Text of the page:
17 July 2004

More Sequential Art Books

This is a mix of things I got while at Free Comic Book Day, the library, and shopping in Nanaimo yesterday (mainly to buy shelves to hold the mythic/folkloric beastie toys/stuffies collection, but there was a Chapter's gift card involved (Sue's) and Jysk happens to be in the same mall as Curious Comics' Nanaimo store).

  1. Lone Wolf and Cub volume 1 by Kazuo Koike. I've only been meaning to read this series for ages and ages. Years, anyway. It's a well-known and well-spoken-of series, praised for its accurate depiction of Edo Japan (and now I have a cunning plan for getting my nephew to read comics--he's really into feudal Japan). It's basically a series of connected short stories about an ex-samurai (who chose to become an assiasin for hire rather than commit seppuku so he'd have a chance to avenge his clan) who travels about the countryside with his infant son. The art is really lovely, with more in common with brushwork than big-eyed manga. If that makes any sense. I mean, it's still recongnizable as manga. Er . . . now I'm getting my ideas all tangled. It's good. If you're interested in Japan or history, read it.
  2. Parasyte volume 2 by Hitosi Iwaaki. This horror series just keeps getting weirder. But good weird, I think. I don't know that I'll go out and buy these books, but I will keep getting them from the library.
  3. Buffy the Vampire Slayer: Origin by Christopher Golden and someone I can't recall, based on a script by Joss Whedon. I picked this up at the library on a whim. I love the tv series, but I've never bothered to read the comics or novels. I don't go in much for tie-in stuff, generally (I did read a bunch of Babylon 5 novels, but of the nine I read, only two were really worth the time and only one of those was really good). Anyway, it was fun. It was kind of like the writers took the script from the BtVS movie (which didn't have Sarah Michelle Geller in it) and rewrote parts to better fit the tv continuity, and then the artists drew the tv Buffy. I wish they'd made Merrick look like Donald Sutherland, though (I didn't really care that Lothos didn't look like Rutger Hauer, though that would've been okay, too). There was probably some legal reason they couldn't.
  4. Parasyte volume 3 by Hitosi Iwaaki. I keep expecting this series to degenerate into gratuitous violence and gore, and it keeps pleasantly surprinsing me by remaining character-driven. Don't know why I have that expectation, but I'm glad it's not been fulfilled.
  5. Magic Knight Rayearth volume 3 by CLAMP. This is volume 3 and I haven't read volumes 1 or 2. I grabbed it at the library, because I figured I'd never see it on the shelf again if I didn't. I think I would like this series better if I hadn't read the last book first. It seemed way too rushed, but if I'd read it from the beginning, it may have built up in such a way that the rushing was natural. I don't know. I've requested volume 1, but I think I'm number 5 or so on the list.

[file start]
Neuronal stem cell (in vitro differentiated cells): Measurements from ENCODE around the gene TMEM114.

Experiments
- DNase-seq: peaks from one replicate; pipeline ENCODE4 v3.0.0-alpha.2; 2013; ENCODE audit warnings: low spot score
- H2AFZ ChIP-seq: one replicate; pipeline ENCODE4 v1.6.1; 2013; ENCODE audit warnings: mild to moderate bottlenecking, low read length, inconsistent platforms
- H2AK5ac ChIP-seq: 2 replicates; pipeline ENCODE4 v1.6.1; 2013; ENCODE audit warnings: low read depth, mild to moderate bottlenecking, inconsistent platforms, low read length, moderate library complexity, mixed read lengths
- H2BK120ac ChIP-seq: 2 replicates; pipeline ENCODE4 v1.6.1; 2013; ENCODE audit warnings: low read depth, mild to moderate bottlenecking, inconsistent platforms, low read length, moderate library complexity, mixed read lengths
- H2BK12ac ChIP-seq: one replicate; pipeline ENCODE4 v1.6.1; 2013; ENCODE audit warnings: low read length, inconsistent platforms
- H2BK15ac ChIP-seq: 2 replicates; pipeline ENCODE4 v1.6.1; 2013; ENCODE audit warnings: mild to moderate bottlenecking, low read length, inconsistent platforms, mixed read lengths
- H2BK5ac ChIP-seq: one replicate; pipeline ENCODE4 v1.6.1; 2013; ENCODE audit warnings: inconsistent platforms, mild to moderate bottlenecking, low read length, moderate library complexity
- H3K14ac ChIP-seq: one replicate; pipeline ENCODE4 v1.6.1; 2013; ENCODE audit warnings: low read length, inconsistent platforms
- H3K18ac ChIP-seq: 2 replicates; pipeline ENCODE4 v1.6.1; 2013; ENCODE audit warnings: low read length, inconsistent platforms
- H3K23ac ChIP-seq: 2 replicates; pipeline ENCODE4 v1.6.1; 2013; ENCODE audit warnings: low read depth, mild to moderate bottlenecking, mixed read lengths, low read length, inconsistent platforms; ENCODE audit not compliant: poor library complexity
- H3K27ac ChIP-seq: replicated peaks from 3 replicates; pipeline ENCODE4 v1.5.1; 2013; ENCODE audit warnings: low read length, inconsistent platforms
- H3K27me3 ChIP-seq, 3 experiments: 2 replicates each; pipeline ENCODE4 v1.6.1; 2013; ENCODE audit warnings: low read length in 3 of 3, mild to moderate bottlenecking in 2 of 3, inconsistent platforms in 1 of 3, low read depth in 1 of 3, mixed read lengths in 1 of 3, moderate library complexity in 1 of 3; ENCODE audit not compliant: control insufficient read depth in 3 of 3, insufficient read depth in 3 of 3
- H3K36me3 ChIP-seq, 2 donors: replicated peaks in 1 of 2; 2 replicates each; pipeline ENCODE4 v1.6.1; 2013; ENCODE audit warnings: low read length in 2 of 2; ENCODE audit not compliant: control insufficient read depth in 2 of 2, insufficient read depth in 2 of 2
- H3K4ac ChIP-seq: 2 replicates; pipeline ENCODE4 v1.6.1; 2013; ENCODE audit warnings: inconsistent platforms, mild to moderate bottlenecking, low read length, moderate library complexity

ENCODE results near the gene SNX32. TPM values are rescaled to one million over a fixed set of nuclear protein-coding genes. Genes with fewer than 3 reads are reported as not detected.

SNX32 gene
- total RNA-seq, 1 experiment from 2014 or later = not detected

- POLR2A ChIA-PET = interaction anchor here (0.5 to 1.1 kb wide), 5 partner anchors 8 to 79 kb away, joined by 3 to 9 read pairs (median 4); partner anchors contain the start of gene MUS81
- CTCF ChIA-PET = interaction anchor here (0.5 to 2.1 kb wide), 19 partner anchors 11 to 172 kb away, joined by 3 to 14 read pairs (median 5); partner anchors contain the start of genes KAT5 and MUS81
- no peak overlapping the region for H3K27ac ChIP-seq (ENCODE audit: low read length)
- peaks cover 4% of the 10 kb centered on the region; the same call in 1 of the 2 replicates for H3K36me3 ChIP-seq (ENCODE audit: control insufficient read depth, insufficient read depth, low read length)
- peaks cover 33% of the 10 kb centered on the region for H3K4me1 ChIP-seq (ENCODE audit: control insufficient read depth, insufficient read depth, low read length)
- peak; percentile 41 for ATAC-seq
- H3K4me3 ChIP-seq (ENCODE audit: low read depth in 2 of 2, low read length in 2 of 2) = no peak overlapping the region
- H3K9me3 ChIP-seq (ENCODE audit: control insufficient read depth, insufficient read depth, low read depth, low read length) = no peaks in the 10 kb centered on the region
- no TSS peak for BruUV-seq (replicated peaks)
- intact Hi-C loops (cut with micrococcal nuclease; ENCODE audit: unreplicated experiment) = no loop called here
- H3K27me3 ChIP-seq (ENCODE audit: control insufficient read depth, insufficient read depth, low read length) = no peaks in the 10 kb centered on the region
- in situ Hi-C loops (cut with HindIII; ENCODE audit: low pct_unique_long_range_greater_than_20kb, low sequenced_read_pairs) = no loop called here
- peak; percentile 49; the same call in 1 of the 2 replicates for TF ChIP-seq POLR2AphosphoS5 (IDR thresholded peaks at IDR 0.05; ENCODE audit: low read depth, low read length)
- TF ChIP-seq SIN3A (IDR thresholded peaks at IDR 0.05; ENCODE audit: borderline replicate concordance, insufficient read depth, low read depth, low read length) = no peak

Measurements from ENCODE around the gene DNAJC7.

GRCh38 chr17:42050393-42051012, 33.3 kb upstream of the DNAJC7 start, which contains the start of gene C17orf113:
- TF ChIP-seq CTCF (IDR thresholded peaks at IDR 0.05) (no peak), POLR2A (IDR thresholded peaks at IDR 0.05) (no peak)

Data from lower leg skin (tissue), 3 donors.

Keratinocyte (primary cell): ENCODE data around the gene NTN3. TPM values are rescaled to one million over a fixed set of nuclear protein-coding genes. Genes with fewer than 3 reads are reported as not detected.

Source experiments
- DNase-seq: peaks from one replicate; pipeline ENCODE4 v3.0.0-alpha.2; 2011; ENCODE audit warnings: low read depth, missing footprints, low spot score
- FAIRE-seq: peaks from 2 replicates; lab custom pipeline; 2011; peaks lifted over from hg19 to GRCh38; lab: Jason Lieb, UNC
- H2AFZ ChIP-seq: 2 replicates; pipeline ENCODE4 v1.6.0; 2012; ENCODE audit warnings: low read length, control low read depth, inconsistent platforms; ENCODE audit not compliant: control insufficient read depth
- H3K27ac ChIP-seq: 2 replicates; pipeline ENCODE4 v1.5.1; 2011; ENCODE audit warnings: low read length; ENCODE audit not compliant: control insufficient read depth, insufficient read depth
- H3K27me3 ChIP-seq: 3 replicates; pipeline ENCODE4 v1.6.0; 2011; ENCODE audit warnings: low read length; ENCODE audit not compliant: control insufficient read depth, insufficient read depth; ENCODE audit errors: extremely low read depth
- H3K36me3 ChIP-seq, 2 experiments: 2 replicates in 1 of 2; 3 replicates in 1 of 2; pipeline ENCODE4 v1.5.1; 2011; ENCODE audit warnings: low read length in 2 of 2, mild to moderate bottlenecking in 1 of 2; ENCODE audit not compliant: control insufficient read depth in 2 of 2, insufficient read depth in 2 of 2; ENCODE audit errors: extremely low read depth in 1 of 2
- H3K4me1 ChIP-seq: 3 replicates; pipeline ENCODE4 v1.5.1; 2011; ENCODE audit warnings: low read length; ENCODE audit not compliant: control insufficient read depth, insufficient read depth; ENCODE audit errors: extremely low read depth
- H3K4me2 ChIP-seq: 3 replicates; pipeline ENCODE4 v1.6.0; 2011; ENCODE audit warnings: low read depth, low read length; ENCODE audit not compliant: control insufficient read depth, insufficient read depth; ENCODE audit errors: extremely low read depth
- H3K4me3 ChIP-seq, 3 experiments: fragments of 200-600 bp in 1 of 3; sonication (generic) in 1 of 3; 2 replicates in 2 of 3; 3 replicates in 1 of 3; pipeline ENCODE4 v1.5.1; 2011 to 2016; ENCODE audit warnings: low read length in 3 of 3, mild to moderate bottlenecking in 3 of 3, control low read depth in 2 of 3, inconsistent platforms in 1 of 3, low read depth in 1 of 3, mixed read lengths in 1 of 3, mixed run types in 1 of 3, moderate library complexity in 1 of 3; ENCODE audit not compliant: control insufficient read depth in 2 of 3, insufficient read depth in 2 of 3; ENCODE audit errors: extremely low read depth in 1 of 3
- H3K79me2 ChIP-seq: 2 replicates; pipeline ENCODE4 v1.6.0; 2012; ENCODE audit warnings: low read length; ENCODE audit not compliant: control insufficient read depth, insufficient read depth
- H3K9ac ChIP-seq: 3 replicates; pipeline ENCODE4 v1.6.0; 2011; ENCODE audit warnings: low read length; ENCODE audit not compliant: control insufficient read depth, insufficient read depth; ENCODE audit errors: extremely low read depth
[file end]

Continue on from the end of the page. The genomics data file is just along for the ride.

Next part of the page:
6. Shirahime-Syo by CLAMP. Now this book, on the other hand, is really lovely. I rather wish I'd found the hardcover, though. I think more of the hardcover (maybe even all of it?) was in colour. In the paperback, only the first few pages were in lovely watercolour. Not that the b&w is bad; it's still gorgeous art. It's not as girly-manga as most of CLAMP's other work, which suits the stories--a series of shorts arranged around the image of snow. It's sad and beautiful and haunting. Very nice stuff.
  7. Skinwalkers by Nunzio DeFilippis and Christina Weir. I've been meaning to read this since last year's Free Comic Book Day, when I got the first issue as a freebie. So when I (well, Sue, actually) found the tpb collection in the half-off bin at Curious Comics, I had to grab it. When I read the first issue, though I liked it a lot, I thought it was very nearly a Tony Hillerman rip-off in comics form. But the more I read of the full book, the less Hillerman-like it became. And the better I liked it. The great story, though, is rather hampered by the so-so pencils and the really not very good finishes. The pencils were scanned and then shading rendered on a computer, which can work very well. In this case, though, it just made the art dark and muddy and rather hard to look at for very long. And the lettering wasn't great either. The good thing about the art is that each character looked like a real person, and continued to look like the same person through th book. And the Navaho protaginist looked like a Navaho woman.

Phew. I have read quite a few graphic novels lately. I guess reaching 50 won't be so hard after all. I discovered that Chapters now has a graphic novel section, with lots of manga, but the selection wasn't all that impressive at the Nanaimo store. I'd planned to pick up a few more books there, but all I ended up getting was a book on leprechauns for my fairy book collection--and it came from the sale shelf (not just the bargain shelf, but the closing-out super cheap shelf).

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